- US Dollar (USD) eases after President Trump reopened negotiations for fiscal stimulus
- US Dollar highlights need to covid relief package
- Euro (EUR) rises despite ECB minutes showing concerns for economic growth
- ECB could ease monetary policy further
The Euro US Dollar (EUR/USD) exchange rate is advancing on Friday after a flat finish in the previous session. The pair settled at US$1.1758 on Thursday. At 05:15 UTC, EUR/USD trades +0.14% at €1.1775 towards the upper end of the trading range. Across the week the pair is set to gain 0.5% adding to gains of 0.7% the previous week.
The US Dollar is trading on the back foot after President Trump performed a U-turn over fiscal stimulus. The President once again supports a larger deal and House Speaker Nancy Pelosi says negotiations are going well. The turnaround from Trump comes just days after he said he was pulling the plug on talks ahead of the elections.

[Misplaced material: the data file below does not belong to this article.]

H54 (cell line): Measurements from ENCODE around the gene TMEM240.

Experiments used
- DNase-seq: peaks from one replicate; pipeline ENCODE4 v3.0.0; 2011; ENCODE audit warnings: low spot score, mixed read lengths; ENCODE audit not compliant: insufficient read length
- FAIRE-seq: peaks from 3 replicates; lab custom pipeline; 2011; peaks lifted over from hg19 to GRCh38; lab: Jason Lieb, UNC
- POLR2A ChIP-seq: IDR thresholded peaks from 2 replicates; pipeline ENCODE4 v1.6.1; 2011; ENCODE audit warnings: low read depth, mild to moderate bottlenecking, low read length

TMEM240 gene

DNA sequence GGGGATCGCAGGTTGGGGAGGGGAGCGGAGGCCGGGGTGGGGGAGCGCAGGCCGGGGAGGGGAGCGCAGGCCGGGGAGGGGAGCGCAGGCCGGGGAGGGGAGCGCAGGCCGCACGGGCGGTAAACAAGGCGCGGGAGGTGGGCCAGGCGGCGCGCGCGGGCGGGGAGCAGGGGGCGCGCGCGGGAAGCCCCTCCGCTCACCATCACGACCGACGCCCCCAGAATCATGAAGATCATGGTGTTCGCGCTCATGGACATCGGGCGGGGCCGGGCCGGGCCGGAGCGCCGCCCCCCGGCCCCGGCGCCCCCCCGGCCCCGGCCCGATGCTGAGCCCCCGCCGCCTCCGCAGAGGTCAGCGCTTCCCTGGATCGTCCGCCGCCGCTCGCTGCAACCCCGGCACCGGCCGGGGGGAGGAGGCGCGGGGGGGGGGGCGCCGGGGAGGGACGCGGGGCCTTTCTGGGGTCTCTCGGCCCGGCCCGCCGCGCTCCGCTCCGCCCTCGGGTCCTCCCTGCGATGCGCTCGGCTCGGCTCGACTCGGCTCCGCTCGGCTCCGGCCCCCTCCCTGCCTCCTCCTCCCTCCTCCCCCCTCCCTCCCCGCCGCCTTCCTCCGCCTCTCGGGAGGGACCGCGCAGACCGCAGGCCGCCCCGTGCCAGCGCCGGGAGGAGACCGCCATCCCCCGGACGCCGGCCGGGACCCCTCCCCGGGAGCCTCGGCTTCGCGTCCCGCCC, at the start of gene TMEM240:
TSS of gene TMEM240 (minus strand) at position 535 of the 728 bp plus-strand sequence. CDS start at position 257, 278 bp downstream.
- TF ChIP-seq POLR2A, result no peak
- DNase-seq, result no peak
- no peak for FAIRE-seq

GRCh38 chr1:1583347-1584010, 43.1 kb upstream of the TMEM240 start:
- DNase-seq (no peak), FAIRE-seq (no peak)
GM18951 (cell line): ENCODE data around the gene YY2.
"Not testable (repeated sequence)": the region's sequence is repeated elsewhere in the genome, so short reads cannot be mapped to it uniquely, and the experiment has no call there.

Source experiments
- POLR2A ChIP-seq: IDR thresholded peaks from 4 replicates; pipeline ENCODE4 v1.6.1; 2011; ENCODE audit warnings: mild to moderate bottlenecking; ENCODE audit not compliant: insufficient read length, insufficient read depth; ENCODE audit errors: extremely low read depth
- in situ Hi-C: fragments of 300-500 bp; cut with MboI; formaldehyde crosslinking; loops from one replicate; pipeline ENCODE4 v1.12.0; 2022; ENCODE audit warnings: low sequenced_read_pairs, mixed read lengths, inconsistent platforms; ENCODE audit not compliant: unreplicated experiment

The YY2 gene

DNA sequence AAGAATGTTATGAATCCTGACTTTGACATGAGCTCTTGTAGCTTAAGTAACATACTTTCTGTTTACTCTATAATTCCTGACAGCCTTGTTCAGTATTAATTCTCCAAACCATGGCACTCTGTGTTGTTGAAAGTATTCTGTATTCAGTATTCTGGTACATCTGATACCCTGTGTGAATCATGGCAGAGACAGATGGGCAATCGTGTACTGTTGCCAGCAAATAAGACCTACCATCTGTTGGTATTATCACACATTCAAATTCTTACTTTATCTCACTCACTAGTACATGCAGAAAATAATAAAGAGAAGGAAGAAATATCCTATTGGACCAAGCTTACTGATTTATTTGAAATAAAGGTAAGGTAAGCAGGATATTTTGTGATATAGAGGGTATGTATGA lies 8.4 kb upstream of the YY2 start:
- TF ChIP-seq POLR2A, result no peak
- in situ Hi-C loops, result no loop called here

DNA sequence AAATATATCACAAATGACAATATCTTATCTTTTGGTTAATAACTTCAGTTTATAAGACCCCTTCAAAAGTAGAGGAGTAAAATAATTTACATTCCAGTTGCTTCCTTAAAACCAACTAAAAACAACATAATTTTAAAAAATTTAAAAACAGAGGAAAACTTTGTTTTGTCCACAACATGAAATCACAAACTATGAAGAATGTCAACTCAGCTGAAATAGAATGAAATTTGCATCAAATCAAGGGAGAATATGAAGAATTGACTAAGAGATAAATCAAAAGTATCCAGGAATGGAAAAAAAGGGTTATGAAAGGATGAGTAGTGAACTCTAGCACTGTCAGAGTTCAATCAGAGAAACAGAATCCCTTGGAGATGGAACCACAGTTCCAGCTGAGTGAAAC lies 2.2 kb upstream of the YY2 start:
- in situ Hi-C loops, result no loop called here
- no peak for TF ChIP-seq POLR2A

The prospect of large-scale stimulus is boosting risk sentiment. Investors are buying into riskier assets and currencies whilst shunning the safe haven US Dollar.
The news comes after yesterday’s US jobless claims showed that 840K Americans signed up for unemployment benefit for the first time. This was only 9K down from the previous week and 20k higher than forecast. The data suggests that the US labour market recovery is running out of steam and requires additional stimulus to continue.
The risk on mood in the market is boosting the Euro. The common currency is charging higher despite rising concerns over a second wave of coronavirus hitting the old continent.
The minutes from the European Central Bank’s latest meeting showed that policy makers were more anxious over the economic recovery than initially assumed. Data this week, particularly out of Germany has been very mixed. On the one hand, factory orders surged by 4.4%, more than forecast. However, industrial production then unexpectedly declined. The data shows just how rocky the recovery is proving to be.
Expectations are growing that the ECB could consider additional monetary easing to support the economy.